January 19, 2021

‘Corrected’ version of Rules appears; criticism of government unlawful no more

Islamabad, 1st December 2020: A ‘corrected version’ of Removal and Blocking of Unlawful Online Content (Procedure, Oversight and Safeguards), Rules 2020” has been uploaded on the website of Ministry of Information Technology and Telecommunications. In the file titled, ‘corrected version’, Section 4 (ii) of the Rules has been amended to discard text that termed content that could create hatred, contempt and disaffection for the government as unlawful.

In the amended version, Section 4(ii) defines integrity, security and defence of Pakistan as bearing “the same meaning as given under Article 260 of the Constitution of Islamic Republic of Pakistan 1973”.

The previous version, published in the official gazette on 16th October stated that for the purposes of this act integrity, security and defence of Pakistan shall also include “dissemination of an information which intimidates or harms the reputation of Federal or Provincial Government or any person holding public office, established under the control of Federal or Provincial government or otherwise, brings or attempts to bring into hatred or contempt or attempts to excite disaffection towards the Federal or Provincial Government”. In effect, if implemented, this text would have made any critique of the federal or provincial goverment or public officers unlawful.

Good, good news..

The amendment in the rules was made public by Federal Minister for Information Technology Syed Aminul Haque in a TV program aired on Aaj TV. Haque said that the government had amended the Gazetted rules on November 27th, 2020. Haque said that this amendment was ‘a good good news for all social media users and digital rights activists’.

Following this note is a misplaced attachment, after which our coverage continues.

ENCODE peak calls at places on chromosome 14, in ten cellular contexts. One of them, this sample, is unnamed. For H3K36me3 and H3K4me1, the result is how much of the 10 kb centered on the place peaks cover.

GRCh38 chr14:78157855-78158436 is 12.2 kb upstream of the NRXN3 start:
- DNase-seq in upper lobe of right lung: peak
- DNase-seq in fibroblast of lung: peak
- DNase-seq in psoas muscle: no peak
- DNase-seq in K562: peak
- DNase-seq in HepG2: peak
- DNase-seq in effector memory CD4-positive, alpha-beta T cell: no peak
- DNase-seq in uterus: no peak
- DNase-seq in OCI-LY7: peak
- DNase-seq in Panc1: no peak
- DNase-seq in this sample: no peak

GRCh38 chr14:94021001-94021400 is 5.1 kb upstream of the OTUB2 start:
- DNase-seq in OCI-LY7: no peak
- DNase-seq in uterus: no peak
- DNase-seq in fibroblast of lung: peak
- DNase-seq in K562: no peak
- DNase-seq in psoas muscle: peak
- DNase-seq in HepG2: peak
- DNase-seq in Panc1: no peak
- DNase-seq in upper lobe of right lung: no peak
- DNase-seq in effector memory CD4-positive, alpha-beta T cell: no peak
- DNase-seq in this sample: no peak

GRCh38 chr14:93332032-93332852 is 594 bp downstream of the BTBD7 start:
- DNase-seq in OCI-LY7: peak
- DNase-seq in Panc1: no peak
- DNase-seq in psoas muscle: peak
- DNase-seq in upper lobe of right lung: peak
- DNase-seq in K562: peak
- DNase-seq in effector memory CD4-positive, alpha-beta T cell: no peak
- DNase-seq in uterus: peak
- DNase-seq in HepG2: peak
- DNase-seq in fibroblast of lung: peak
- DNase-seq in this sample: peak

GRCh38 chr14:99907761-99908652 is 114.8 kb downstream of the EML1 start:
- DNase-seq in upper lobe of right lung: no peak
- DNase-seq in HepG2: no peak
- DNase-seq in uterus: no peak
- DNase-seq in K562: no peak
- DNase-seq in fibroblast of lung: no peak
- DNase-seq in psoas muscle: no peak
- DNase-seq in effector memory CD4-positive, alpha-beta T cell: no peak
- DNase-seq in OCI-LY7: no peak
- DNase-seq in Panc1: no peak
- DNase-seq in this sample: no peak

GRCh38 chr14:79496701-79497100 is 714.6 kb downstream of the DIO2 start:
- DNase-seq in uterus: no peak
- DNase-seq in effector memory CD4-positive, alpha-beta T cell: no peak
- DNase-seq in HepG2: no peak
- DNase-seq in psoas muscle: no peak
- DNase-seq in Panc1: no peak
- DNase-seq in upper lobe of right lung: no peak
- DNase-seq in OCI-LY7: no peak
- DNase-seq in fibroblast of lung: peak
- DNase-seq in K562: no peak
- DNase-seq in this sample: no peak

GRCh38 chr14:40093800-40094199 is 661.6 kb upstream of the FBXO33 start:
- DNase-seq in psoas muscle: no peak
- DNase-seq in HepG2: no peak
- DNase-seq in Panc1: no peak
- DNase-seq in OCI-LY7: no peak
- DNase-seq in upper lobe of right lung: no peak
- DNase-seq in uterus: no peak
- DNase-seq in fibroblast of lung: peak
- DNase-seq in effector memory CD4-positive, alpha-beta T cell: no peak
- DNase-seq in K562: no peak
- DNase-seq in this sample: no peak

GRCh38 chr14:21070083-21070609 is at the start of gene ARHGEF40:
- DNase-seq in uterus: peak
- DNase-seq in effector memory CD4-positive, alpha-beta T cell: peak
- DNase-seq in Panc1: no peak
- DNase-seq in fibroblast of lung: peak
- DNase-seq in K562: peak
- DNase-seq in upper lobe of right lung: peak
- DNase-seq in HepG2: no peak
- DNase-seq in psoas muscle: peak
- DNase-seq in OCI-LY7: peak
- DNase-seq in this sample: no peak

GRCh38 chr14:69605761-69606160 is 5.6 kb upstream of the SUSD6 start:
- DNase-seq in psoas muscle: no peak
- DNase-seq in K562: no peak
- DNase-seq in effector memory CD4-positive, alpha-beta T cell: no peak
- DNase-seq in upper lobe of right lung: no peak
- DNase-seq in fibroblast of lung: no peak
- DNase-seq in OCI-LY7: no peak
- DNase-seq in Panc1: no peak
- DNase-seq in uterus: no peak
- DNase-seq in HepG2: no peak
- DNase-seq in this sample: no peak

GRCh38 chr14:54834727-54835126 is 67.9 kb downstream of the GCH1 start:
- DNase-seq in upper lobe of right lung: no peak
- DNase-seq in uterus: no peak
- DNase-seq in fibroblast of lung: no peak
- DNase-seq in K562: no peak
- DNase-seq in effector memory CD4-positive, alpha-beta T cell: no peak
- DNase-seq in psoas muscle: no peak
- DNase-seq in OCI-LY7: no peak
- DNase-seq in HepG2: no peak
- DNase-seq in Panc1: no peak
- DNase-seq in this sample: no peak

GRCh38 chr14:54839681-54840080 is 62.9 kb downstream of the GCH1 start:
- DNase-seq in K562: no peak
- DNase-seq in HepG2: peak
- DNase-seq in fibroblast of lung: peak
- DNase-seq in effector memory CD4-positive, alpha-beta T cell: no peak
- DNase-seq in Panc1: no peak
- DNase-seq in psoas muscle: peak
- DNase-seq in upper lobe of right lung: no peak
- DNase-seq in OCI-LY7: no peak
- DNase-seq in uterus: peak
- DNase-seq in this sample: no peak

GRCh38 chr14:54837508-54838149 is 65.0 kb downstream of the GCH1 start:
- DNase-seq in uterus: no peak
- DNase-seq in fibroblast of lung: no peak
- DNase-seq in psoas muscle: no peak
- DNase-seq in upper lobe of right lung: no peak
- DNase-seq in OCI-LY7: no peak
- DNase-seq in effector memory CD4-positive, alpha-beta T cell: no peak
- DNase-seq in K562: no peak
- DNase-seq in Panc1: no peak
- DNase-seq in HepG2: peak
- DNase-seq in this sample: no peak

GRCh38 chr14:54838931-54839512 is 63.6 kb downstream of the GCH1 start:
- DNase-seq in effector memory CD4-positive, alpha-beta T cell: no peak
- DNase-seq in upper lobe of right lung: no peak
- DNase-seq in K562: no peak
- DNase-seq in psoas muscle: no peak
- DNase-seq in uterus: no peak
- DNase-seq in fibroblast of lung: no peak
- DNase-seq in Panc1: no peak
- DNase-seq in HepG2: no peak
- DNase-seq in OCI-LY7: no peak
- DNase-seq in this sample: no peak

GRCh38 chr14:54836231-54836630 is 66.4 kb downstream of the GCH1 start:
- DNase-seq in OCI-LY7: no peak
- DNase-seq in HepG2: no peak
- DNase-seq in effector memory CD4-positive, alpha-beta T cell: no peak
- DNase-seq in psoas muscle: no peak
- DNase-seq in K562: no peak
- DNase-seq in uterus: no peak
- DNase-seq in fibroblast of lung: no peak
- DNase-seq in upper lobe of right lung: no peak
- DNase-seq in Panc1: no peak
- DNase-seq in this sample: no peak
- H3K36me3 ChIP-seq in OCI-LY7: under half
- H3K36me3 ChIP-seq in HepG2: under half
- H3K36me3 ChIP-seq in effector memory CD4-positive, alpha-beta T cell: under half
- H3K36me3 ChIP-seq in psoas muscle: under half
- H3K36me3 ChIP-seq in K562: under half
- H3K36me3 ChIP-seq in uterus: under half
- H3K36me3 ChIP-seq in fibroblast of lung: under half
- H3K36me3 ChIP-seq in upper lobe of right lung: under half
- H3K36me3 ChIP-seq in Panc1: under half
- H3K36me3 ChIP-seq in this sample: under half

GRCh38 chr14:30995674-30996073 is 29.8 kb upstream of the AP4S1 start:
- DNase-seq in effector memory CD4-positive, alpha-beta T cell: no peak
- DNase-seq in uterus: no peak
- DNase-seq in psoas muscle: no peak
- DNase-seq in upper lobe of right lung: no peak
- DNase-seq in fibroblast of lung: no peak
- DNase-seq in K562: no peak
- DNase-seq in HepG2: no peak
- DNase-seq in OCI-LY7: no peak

“Section 4(ii) was one of the most concerning sections of the rules, so obviously its amendment is good, but first, the good news doesn’t really address most of the concerns that have been raised about the rules. Secondly, one can’t help but wonder that if there is recognition that the amendement is such a good news, what was the original text doing in the draft in the first place? Was the government simply testing waters to see how much regression they can get away with” says Sadaf Khan, a digital rights activist,

Concerns about lack of transparency

Activists have also continued to raise concerns about lack of transparency.

“This appears to be a theatre of the bizarre. Despite various statements by local and global bodies, various attempts to receive a formal response from the Ministry and the regulator, there was complete and utter silence on these rules. And suddenly, an amended version has appeared with apparently a single amendment. Did this amendment happen in the Cabinet? If the amendment has been made on the basis of concerns raised by civil society and industry, why just this one amendment? Why no word on the various other issues that have been raised?” asks Asad Baig, founder Media Matters for Democracy, “If an amendment was made, wouldn’t it have been prudent to actually upload a press release or a formal announcement instead of announcing this five days after the new notification was made?”

Activists have consistently raised concerns about the lack of transparency in the procedure followed.

In addition to the concerns about freedom of expression and privatisation of censorship, both civil society groups and industry bodies have raised concerns about localisation requirements, powers beyond parent laws and privacy concerns driven from requirements to hand over decrypted data to the regulator.

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